How Congress Causes Obesity
I'll let you in on a secret the Washington poobahs don't want you to know: Congress caused the obesity epidemic. If there is, in fact, an epidemic. Poobahs tend toward overblown terms of speech, so let's just say, if you're obese, blame Congress.
Truth be told, you probably had a hand in what happened, but it's so last century to accept responsibility for our own actions, so we'll blame it on Congress.
They, of course, won't accept responsibility. Why start a new trend? But the fact is, Congress is culpable when it comes to a lot of health issues, obesity being one of them. Diabetes being another. And heart disease, of course.
Congress subsidized sugar to cause obesity
Here's the deal: Back in the day, sugar farmers leaned on Congress to subsidize their efforts. Their argument probably said something about America needed their crops, to the point that chaos would ensue if farmers went out of business.
Weak argument or not, they got to the right people, and the good, old U. S. of A started subsidizing sugar farmers. They still do, last I heard.
As a consequence, America has sugar prices up to four times (prices fluctuate) the average world price.
And here's the problem with that: Food companies have to compete globally. If their products contain expensive American sugar, profits skinny right down. Sometimes even to death, resulting in a loss.
But corn was cheap, so food companies switched to corn syrup. They even promoted it as a virtue. Well, no. Our bodies don't like corn syrup so much. And thus the problem started.
But why settle for a problem when you can have disaster? Along comes the even cheaper high fructose corn syrup, and it does a number on our bodies like nobody's business. It throws leptin, the hormone that balances the appetite, for a tizzy-and-a-half. Plus, it creates inflammation, the cause of a wide range of diseases, including heart disease, not to mention wrinkles and other signs of aging. And it results in insulin resistance, which leads to Type 2 diabetes.
A chart of the increase in obesity, diabetes and heart disease looks remarkably like a chart of the increase in high fructose corn syrup use.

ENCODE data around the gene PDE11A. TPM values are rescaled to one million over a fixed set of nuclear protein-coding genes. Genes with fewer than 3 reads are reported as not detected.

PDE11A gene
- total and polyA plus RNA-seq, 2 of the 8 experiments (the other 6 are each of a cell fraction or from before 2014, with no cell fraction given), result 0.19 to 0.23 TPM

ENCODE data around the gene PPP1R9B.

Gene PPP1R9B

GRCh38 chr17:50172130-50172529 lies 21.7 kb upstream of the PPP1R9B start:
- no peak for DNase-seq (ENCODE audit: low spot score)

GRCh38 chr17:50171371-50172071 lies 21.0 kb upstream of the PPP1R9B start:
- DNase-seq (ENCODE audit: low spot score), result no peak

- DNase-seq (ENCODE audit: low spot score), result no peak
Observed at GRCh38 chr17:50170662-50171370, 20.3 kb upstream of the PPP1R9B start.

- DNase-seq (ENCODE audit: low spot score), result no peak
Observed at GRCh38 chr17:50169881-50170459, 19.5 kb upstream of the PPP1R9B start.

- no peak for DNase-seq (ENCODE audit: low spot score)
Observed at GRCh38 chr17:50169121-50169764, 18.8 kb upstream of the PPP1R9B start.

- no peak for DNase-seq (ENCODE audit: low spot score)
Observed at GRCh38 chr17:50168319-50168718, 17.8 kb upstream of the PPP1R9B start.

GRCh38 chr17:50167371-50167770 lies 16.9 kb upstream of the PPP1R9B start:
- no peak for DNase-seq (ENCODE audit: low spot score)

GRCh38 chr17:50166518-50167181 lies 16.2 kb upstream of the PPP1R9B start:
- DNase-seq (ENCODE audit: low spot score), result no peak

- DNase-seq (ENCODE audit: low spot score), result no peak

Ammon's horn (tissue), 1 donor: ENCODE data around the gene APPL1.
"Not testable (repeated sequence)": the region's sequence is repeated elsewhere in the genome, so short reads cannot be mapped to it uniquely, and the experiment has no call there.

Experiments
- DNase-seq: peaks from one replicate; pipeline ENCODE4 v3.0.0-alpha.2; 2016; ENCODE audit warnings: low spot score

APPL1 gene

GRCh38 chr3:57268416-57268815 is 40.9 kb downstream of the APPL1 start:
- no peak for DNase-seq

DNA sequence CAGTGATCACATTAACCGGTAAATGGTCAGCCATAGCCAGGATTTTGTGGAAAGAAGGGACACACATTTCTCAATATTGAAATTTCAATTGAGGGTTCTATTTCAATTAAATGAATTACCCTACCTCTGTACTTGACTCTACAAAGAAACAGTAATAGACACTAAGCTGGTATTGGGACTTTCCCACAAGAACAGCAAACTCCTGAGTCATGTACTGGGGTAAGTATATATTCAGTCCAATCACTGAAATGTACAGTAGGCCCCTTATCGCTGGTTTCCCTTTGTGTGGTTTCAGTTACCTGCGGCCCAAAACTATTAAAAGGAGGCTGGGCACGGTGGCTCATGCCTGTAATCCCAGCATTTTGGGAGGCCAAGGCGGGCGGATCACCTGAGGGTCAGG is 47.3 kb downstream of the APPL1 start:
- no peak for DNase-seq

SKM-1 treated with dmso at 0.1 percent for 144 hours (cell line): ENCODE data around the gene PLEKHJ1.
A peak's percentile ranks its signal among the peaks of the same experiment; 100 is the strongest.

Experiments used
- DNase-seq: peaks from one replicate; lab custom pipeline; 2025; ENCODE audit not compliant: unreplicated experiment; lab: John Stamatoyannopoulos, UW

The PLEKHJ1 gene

But hark! A sort-of resolution cometh down the tracks. Congress came up with the dumb idea to use corn for fuel. To reduce our use of petroleum products, so they say.
Which leads us to another secret the poobahs prefer you don't know. Ethanol, fuel from corn, can't go through a pipeline because it eats the pipe, so it gets trucked hither and yon, using more petroleum in the trucking than if they just left the gas for our cars unadulterated-especially since we'd get better gas mileage if we didn't have to dink around with ethanol, and that would reduce petroleum use.
But long story short, while the ethanol sacred cow starves people in poor nations by reducing their food supply, and damages our economy and environment, Congress likes the ethanol lobbyists, so it's here to stay. And so's the sugar subsidy. At least as long as Congress maintains their love affair with lobbyists.
Which gets us back to sugar versus high fructose corn syrup. With the price of corn shooting past the moon, sugar looks downright attractive to food companies. Slowly, slowly, sugar is replacing HFCS in many food products, and that's really good news.
Now, sugar can't be called a health food by any stretch, but, unlike HFCS, our bodies know how to handle it. It doesn't blow out our leptin, so obesity becomes less of a problem. It has far less impact on insulin resistance, resulting in fewer cases of diabetes. And it causes a lot less inflammation, reducing the onset of disease and wrinkles.
You know, if it weren't for Congress, we'd all be in a lot better shape. I'd count the ways, but my calculator only goes up to nine digits.
God is good,
Copyright by Bette Dowdell. All rights reserved
P.S. Bette Dowdell is not a doctor, nor does she purport to be She's a patient who's been studying and successfully handling her own endocrine problems for more than 30 years. She offers introductory teleseminars and an in-depth 12-month subscription program, "Moving to Health" about living well with endocrine issues. She explains how things work-or don't, discusses what things to avoid as well as the things that help, and she provides a lot of well-researched nutritional information. Subscribe to her free e-zine at Information is power.